Last Stand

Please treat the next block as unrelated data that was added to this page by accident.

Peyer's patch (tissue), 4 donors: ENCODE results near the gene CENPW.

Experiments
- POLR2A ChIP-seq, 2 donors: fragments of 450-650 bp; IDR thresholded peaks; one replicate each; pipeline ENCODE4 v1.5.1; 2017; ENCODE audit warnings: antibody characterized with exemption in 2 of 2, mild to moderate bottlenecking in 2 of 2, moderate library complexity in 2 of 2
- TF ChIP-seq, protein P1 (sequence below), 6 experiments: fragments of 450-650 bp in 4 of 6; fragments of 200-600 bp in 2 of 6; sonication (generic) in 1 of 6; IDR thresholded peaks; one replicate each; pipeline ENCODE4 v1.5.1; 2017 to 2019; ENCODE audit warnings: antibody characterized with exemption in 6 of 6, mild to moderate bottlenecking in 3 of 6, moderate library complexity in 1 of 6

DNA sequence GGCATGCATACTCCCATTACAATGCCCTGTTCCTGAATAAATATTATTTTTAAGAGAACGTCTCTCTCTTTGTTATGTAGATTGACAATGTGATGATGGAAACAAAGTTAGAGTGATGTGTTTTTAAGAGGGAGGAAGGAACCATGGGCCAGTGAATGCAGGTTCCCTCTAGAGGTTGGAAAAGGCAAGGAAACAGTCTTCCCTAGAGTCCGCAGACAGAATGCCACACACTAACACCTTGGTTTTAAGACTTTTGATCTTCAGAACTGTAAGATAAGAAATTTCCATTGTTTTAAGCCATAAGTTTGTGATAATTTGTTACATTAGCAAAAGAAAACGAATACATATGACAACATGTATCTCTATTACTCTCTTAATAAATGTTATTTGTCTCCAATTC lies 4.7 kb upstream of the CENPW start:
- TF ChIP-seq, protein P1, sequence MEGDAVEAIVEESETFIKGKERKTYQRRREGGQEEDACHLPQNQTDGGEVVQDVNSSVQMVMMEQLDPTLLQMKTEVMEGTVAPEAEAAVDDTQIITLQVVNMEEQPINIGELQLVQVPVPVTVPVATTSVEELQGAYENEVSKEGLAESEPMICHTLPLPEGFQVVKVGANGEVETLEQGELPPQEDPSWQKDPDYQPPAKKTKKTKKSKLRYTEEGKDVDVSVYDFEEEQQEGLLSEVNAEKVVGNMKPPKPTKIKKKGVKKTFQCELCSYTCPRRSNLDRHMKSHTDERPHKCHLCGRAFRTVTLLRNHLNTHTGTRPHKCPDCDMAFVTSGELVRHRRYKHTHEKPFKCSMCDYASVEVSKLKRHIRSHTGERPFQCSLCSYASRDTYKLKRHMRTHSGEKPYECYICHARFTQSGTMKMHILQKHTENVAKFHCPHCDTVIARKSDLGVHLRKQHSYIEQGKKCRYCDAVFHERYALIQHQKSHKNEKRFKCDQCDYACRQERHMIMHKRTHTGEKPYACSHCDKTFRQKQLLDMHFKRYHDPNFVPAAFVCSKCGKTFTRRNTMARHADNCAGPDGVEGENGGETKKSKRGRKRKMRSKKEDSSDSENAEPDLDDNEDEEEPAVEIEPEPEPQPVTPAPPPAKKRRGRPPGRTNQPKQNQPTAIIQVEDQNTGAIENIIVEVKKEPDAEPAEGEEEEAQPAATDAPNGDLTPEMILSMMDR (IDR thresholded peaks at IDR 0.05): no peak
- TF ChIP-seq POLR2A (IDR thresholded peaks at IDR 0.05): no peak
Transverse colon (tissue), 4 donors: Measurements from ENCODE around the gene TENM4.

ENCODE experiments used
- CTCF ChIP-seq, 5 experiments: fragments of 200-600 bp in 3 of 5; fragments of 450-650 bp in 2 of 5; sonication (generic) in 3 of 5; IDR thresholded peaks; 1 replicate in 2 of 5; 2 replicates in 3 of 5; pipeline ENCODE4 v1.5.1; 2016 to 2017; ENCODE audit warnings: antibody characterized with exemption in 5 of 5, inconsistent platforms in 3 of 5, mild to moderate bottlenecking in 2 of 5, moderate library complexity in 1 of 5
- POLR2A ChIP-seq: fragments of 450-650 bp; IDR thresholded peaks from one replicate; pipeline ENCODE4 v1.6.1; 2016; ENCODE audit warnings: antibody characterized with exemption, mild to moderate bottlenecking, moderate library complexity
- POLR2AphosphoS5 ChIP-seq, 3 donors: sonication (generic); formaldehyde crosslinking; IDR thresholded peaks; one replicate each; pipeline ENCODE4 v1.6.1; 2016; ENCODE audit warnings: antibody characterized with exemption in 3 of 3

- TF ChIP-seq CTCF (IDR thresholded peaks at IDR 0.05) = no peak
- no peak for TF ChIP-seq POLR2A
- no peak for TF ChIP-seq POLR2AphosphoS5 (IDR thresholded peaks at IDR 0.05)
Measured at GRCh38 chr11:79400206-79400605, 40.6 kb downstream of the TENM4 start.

[Comment: I have been privileged to know this great writer and doctor, Wes Ely. He has also published two wonderful articles in the Wall Street Journal that I have sent in the past. As a nurse, I wish that every doctor could be a doctor like Dr. Ely with great clinical skills but more importantly, great humanity and understanding. N. Valko RN] The first time I saw Jessa, she lay crumpled in the ICU bed, paralyzed, expressionless and unable to speak. A military veteran, she had fought in Desert Storm, but she now was facing a deadlier and more inexorable foe: amyotrophic lateral sclerosis (ALS), aka Lou Gehrig’s disease. This disease causes progressive loss of muscle control, and Jessa was unable to speak, eat or breathe on her own. Her only means of communicating was through small facial movements–opening and closing her eyes or mouth, raising her eyebrows. A dozen people made up her ICU team: three interns, three residents, a pharmacist, a nurse, a respiratory therapist, a social worker, a hospital chaplain and myself–the lead physician, or intensivist. My intensivist mind, trained to seek solutions, skitters down a patient’s problem list in search of answers. And Jessa’s list was extensive: she needed a feeding tube, IV fluids, diapers and a special bed to prevent bed sores, antibiotics for a newly contracted pneumonia, intermittent sedation to ease anxiety and narcotics for chronic back pain. But now, listening to the respirator pumping air into Jessa’s lungs and felt her intense cobalt gaze on me, I saw one thing clearly: any concerns about antibiotics or nutrition took second place to a...